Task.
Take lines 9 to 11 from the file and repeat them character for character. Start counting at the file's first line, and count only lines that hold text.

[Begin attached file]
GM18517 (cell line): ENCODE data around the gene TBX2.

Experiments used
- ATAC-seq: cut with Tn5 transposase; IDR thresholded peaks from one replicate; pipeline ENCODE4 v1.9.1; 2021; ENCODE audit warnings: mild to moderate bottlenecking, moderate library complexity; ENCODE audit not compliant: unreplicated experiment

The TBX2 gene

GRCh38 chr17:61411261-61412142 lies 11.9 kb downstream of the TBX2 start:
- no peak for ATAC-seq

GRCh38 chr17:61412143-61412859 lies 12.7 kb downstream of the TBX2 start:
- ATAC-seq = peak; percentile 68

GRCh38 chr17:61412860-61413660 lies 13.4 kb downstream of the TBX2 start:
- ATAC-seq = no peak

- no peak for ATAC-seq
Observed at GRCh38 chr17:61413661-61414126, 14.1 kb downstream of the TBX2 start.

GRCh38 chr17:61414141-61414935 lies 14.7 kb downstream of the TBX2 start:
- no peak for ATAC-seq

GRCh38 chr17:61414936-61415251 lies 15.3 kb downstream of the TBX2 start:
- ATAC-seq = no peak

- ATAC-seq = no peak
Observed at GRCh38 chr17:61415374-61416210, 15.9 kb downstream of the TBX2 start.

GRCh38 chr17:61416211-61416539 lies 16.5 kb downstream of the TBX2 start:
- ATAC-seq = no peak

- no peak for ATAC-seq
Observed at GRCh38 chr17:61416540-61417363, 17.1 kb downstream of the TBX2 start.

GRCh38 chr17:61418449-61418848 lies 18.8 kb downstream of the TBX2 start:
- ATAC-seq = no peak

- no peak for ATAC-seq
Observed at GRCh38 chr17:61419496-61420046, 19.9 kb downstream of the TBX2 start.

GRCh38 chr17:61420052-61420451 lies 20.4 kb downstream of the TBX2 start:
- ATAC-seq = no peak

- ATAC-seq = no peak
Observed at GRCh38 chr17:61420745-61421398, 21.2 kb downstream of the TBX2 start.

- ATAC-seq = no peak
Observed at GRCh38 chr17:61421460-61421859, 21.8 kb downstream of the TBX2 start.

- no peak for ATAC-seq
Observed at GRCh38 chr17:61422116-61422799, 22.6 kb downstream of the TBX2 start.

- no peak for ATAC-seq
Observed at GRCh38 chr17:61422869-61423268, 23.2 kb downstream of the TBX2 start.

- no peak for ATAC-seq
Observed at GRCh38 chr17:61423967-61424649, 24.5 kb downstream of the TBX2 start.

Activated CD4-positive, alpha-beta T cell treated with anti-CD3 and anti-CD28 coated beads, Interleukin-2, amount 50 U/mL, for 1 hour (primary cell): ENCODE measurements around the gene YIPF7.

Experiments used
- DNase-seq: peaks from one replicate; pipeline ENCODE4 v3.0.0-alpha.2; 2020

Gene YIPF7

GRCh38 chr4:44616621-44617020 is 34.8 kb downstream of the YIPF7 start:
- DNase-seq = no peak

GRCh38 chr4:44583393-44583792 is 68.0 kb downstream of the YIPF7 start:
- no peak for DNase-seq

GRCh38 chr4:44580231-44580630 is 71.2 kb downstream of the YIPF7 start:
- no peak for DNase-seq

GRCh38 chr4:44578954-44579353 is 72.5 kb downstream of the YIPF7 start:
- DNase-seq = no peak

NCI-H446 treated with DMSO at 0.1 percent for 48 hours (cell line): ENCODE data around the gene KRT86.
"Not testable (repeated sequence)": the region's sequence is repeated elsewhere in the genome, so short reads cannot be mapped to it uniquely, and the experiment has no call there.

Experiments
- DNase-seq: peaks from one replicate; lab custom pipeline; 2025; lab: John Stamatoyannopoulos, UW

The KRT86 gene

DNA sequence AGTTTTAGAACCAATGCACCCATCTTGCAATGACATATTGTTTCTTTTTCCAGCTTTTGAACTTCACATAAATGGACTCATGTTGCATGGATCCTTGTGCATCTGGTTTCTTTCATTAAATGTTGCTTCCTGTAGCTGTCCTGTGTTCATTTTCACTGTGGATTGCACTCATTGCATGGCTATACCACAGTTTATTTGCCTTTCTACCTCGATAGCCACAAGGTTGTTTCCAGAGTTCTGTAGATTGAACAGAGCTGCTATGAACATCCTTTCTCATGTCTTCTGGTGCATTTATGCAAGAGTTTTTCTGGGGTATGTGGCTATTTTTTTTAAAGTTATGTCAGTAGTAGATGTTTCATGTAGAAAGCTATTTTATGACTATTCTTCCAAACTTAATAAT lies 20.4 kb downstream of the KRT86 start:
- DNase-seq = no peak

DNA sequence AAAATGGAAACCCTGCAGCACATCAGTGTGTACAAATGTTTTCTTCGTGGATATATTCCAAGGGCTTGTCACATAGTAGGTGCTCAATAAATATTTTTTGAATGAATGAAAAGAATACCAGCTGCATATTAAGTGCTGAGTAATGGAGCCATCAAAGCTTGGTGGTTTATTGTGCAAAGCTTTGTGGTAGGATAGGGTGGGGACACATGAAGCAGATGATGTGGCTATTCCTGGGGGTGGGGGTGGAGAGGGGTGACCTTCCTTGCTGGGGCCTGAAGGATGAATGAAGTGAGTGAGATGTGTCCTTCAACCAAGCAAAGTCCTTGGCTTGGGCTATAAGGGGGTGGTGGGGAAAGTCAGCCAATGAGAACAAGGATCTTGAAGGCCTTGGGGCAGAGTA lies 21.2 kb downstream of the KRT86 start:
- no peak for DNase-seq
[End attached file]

GRCh38 chr17:61412860-61413660 lies 13.4 kb downstream of the TBX2 start:
- ATAC-seq = no peak

- no peak for ATAC-seq